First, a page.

“What’s taking you so long?” My mother came up behind me and instead of waiting for me to answer, leaned forward and peered into the icebox, swallowing hard as she did. “Great,” she whispered. “Are you going to be traumatized by this?”

I didn’t quite know what she meant — but I felt like the right answer was no, so I shook my head. My mother was like my cousins. I hadn’t seen her butcher any animals, but back home she stepped on spiders without flinching and she cussed out men who tried to reach for her in the street, and I couldn’t bear her scoffing at me for screaming at a pig’s head.

“Eloise!” Nana called. My grandmother came into the kitchen from the backyard and stood next to us, her hands on her hips. The deep arch in her back made her breasts and belly protrude, and the way she stood with her legs apart reminded me of a pigeon.

“I hear Auntie call out she want a drink from the fridge. That there is the freezer, yuh nuh want that. Yuh know wah Bredda put in there? Kara canna see that, she nuh raise up for it.”

“I closed the lid,” said my mother. “Anyway, it was a pig’s head. It’s not like she saw the pig get slaughtered. She’s fine.”

“Kara’s a soft one. She canna handle these things.”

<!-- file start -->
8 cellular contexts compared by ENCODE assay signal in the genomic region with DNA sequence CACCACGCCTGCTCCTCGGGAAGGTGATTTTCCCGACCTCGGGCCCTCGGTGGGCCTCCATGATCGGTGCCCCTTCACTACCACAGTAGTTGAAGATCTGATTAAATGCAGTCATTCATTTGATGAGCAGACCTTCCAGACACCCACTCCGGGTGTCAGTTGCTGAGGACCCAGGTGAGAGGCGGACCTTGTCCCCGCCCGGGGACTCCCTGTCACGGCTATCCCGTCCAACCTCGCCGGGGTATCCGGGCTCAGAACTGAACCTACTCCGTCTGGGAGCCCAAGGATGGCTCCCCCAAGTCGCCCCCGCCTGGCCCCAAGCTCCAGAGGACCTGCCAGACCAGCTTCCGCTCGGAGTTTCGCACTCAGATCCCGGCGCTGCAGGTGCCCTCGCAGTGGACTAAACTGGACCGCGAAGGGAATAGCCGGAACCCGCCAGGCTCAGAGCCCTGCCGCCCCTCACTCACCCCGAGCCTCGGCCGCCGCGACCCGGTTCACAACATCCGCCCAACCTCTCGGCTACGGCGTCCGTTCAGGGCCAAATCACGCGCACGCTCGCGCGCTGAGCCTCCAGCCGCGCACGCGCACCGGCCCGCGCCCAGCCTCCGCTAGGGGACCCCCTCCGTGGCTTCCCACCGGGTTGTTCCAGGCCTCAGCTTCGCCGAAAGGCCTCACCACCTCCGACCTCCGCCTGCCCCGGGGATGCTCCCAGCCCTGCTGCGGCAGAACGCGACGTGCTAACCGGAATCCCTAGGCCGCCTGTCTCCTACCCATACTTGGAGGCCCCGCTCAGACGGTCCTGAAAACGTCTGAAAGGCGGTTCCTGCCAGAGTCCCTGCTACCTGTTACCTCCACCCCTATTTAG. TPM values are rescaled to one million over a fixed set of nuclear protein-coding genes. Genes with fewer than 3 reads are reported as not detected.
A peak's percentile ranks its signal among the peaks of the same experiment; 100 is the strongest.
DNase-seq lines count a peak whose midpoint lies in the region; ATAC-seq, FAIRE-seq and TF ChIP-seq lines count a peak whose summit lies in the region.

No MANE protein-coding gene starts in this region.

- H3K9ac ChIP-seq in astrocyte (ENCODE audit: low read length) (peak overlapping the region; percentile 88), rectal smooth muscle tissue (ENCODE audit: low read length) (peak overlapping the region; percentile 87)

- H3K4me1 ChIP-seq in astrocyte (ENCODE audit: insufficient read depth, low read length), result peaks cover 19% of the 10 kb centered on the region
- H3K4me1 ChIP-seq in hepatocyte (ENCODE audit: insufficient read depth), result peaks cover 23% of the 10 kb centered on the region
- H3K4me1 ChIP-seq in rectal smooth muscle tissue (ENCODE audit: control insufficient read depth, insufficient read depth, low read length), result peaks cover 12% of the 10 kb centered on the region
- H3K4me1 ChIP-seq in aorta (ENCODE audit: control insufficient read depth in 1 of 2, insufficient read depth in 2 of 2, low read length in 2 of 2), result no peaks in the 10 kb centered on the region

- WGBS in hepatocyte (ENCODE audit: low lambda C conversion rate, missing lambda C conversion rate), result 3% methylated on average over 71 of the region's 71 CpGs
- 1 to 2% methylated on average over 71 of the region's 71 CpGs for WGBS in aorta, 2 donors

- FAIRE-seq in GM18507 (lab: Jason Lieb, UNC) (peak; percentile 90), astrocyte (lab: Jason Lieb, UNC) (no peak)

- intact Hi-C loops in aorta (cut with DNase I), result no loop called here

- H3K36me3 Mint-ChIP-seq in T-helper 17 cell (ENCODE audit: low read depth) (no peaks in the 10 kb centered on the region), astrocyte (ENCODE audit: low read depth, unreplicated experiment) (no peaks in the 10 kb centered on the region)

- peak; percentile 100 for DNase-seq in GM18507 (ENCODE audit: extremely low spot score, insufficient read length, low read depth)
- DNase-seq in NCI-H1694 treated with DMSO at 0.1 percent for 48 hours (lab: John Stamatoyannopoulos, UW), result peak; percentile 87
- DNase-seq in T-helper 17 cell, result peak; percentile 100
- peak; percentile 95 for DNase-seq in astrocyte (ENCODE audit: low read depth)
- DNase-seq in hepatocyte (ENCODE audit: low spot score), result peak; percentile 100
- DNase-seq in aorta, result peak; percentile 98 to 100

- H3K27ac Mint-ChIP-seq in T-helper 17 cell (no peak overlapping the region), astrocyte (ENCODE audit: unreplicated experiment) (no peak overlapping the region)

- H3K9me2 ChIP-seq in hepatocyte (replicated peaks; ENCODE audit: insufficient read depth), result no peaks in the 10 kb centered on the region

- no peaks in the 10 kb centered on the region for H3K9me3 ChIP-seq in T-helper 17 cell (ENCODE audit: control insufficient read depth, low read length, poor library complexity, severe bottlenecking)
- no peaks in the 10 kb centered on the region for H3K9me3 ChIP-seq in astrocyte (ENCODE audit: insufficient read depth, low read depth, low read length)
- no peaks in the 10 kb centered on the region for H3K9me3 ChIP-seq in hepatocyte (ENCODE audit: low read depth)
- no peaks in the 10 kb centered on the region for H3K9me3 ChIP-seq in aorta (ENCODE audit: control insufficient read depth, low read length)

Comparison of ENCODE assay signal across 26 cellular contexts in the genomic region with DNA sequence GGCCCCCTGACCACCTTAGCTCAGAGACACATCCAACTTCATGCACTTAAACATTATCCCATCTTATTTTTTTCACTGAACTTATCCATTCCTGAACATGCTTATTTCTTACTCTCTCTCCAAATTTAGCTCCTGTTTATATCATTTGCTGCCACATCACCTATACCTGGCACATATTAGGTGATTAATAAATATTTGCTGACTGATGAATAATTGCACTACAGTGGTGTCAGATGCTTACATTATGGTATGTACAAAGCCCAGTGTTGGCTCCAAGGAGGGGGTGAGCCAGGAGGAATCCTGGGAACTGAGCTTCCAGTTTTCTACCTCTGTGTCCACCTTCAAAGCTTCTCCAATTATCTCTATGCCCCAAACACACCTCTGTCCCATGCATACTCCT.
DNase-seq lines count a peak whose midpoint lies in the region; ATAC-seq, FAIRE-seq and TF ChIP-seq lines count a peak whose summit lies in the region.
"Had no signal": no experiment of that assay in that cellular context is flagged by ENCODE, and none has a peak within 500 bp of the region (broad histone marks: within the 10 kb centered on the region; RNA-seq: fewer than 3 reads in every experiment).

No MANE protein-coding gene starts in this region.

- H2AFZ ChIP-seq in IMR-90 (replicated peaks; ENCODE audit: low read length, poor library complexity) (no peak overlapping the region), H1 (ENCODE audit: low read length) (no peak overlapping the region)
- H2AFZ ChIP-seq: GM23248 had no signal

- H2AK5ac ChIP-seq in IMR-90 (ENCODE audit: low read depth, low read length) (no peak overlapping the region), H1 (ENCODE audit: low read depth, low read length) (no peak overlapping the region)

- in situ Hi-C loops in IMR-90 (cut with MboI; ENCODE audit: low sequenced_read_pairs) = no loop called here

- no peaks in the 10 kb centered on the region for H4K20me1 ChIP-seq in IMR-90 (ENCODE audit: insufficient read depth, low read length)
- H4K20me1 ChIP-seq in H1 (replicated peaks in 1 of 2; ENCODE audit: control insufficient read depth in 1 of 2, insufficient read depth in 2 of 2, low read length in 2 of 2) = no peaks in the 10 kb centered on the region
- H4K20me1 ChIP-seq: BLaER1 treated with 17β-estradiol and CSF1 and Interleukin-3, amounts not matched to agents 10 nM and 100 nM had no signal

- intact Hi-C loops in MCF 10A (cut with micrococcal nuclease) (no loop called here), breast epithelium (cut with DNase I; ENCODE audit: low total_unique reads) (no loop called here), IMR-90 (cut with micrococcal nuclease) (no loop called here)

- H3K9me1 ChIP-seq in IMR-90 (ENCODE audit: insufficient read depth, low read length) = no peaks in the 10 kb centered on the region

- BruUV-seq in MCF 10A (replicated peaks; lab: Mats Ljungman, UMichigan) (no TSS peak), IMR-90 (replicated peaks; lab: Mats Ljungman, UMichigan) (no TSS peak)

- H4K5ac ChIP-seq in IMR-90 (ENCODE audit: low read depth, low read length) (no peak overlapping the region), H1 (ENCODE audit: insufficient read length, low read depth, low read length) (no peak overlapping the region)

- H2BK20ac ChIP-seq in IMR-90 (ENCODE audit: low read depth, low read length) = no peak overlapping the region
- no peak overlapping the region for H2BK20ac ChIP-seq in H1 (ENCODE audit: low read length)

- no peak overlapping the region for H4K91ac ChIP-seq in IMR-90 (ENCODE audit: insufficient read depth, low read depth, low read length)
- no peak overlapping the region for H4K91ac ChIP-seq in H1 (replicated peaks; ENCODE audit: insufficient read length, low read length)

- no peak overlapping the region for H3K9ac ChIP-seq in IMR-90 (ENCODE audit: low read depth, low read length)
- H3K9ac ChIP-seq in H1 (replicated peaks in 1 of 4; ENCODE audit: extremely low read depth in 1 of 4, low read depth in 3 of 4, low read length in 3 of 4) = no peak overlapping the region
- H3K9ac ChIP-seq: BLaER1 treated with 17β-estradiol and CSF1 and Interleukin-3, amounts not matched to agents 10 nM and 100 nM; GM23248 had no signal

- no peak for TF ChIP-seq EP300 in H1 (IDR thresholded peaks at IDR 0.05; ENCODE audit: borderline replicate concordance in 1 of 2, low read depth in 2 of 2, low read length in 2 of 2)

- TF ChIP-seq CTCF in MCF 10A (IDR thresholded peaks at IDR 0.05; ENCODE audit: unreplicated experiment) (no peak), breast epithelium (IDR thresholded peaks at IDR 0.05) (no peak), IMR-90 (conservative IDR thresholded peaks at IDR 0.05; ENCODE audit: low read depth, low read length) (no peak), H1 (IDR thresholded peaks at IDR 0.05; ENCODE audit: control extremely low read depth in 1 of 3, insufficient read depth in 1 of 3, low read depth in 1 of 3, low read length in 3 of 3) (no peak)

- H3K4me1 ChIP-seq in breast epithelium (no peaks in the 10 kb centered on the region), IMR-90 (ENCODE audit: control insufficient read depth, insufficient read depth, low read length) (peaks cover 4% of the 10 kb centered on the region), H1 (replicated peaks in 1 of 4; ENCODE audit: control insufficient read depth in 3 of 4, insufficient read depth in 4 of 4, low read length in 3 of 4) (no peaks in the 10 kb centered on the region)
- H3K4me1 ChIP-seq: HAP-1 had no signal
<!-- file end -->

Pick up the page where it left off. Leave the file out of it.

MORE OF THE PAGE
I felt my mother take a deep breath in, and I suddenly became aware of all the exposed knives in the kitchen and wondered if there was any way I could hide them without being noticed. We were only here for ten days and my mother and Nana had already gotten into two fights — one in the airport on the day we landed, the other, two nights after — and Auntie had threatened to set the dogs on them if they didn’t calm down.

 

“Mi thought Canada was supposed fi be a civilized place, how yuh two fight like the dogs them? Cha.”

I wondered if all daughters fought with their mothers this way when they grew up, and I started to tear up just thinking about it. Nana looked at me.

“See? She ah cry about the head.”

“It’s not about the head,” said my mother. “She just cries over anything.”

“Like I say. She a soft chile.”

  • • •

The pig’s head haunted me for the rest of the trip. When we did things the tourists did, like try to climb up the Dunn’s River Falls, I’d imagine the head waiting for me at the top of the rocks, the blue-white water pouring out of its snout and ears; and at Auntie’s house, I was haunted by its disappearance and legacy. Nana kept me away from the kitchen and either icebox. Her normally pinched-up face was smooth with concern, which irritated me more than it comforted me.

The only person who wasn’t all that excited about the pig’s head was Anna Mae, a girl one grade above us who always had her blonde hair twisted into French braids.

But back home in Toronto, I told everyone about the head. At school during recess, I gathered all of my classmates around in the playground and watched as their pink faces flushed red with vicarious thrill.